"Documents were found about mass shootings," said Hubertus Andrae, Munich police chief. "The perpetrator was obviously obsessed with the issue." A search of the attacker's home located multiple books on the subject, including one titled, Rampage in Head: Why Students Kill.

Early investigations suggest Sonboly, who was German-Iranian, was not motivated by Islamic extremism and had no ties to the Islamic State.

This post has been updated throughout. Bonnie Kristian

8:31 a.m. ET
STR/Getty Images

At least 130 people have died and dozens more remain missing after torrential rains caused flooding and landslides throughout China since the extreme weather began on Monday.

Hit hardest is Hebei Province, located near the capital city of Beijing in the northeast of the country, where 300,000 people have been evacuated and about 80 of the deaths occurred. Photos of drowned children purported to be from this area are circulating online.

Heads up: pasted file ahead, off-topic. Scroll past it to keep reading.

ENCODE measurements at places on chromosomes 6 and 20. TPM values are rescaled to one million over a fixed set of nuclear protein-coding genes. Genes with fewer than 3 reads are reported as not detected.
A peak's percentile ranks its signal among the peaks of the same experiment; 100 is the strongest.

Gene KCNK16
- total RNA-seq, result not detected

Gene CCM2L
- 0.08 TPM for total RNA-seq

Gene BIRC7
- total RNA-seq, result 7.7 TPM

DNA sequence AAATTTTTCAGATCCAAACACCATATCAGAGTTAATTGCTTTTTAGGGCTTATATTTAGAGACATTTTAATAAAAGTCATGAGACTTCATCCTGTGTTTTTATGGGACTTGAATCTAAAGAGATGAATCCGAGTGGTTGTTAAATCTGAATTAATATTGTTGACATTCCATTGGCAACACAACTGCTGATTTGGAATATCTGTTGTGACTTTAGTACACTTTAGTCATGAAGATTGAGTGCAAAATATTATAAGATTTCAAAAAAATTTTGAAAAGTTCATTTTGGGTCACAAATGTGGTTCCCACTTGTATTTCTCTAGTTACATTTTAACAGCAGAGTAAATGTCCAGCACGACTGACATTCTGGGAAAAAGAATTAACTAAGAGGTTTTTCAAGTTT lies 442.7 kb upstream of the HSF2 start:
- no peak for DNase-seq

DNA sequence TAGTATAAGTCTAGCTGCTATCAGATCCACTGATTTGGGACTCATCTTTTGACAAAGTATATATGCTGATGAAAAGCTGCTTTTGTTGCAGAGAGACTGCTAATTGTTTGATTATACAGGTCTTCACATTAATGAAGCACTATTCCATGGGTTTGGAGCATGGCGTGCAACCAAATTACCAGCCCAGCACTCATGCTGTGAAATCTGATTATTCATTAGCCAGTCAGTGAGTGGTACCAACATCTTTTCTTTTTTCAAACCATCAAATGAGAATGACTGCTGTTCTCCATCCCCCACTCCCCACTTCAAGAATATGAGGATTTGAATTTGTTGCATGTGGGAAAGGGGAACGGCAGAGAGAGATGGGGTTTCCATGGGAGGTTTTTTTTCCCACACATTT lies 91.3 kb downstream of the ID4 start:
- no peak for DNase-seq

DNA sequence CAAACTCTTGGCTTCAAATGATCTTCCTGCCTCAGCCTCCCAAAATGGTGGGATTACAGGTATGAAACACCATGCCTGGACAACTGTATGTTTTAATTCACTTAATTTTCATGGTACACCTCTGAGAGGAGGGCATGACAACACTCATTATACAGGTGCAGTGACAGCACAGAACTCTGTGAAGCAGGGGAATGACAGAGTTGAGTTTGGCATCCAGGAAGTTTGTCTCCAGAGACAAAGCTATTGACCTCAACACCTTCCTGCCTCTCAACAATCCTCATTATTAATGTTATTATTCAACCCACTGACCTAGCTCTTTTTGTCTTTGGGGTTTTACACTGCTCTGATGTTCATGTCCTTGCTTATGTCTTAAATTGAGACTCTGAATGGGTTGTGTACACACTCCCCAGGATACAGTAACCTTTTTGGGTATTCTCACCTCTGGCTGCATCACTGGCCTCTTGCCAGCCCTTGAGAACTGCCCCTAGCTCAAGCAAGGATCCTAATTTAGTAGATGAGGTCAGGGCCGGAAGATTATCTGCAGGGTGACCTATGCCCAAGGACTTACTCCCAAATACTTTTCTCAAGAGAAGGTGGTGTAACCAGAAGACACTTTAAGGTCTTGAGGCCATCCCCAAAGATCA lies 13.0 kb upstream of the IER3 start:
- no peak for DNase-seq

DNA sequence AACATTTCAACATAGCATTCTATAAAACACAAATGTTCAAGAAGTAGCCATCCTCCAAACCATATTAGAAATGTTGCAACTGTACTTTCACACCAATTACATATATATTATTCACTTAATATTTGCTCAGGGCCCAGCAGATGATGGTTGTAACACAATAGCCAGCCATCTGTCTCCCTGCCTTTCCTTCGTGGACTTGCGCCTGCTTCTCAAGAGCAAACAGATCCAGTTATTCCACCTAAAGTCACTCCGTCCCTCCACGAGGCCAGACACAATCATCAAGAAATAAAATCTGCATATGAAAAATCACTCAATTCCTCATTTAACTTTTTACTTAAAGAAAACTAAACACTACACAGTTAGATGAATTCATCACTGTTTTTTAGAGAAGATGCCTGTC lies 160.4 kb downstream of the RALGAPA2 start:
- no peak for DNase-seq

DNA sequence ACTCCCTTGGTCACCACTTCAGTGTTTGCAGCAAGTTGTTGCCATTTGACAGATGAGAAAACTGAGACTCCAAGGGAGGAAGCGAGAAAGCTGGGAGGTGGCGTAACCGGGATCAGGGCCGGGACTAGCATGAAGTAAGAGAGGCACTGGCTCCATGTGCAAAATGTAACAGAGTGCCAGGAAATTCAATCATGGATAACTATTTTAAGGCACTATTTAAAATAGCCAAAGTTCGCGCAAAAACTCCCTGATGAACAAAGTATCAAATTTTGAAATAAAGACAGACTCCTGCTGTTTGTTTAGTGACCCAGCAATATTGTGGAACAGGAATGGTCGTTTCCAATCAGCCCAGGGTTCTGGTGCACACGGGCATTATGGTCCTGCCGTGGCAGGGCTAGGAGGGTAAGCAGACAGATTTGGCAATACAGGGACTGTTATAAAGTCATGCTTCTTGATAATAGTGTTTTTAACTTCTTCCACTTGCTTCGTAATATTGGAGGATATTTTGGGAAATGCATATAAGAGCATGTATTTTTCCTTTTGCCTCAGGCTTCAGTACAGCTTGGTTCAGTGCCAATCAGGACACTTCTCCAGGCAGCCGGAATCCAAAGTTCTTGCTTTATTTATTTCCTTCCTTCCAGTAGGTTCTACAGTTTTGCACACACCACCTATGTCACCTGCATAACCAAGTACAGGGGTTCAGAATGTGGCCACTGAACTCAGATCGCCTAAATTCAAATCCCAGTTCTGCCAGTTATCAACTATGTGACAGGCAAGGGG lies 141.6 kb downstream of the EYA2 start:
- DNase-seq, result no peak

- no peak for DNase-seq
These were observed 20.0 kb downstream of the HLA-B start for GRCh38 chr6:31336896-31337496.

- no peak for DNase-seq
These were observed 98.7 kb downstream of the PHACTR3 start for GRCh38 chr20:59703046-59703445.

Meteorologists say additional rainstorms are expected in coming days, and authorities estimate some 8 million people have been affected already. Some Hebei residents have accused the government of causing the disaster by opening a nearby reservoir, but officials insist the reservoir drains into a different river and did not cause these deadly floods. Bonnie Kristian

7:58 a.m. ET
Johannes Simon/Getty Images

A mass shooting at the Munich shopping center Olympia Einkaufszentrum Friday evening left 10 people dead, including the gunman, who has since been identified as an 18-year-old German-Iranian named David Sonboly whom authorities say had no apparent ties to an outside terrorist organization.

"Based on the searches, there are no indications whatsoever that there is a connection to Islamic State," said Munich Police Chief Hubertus Andrae in a press conference Saturday. Andrae noted that his officers had not found evidence tying the shooter to refugee communities or to past criminal activity — but did uncover a history of psychiatric care.

Nearly all of the victims were teenagers, with three just 14 years old. Another 16 people were wounded before Sonboly killed himself, and three remain in a life-threatening condition.

This post has been updated throughout. Bonnie Kristian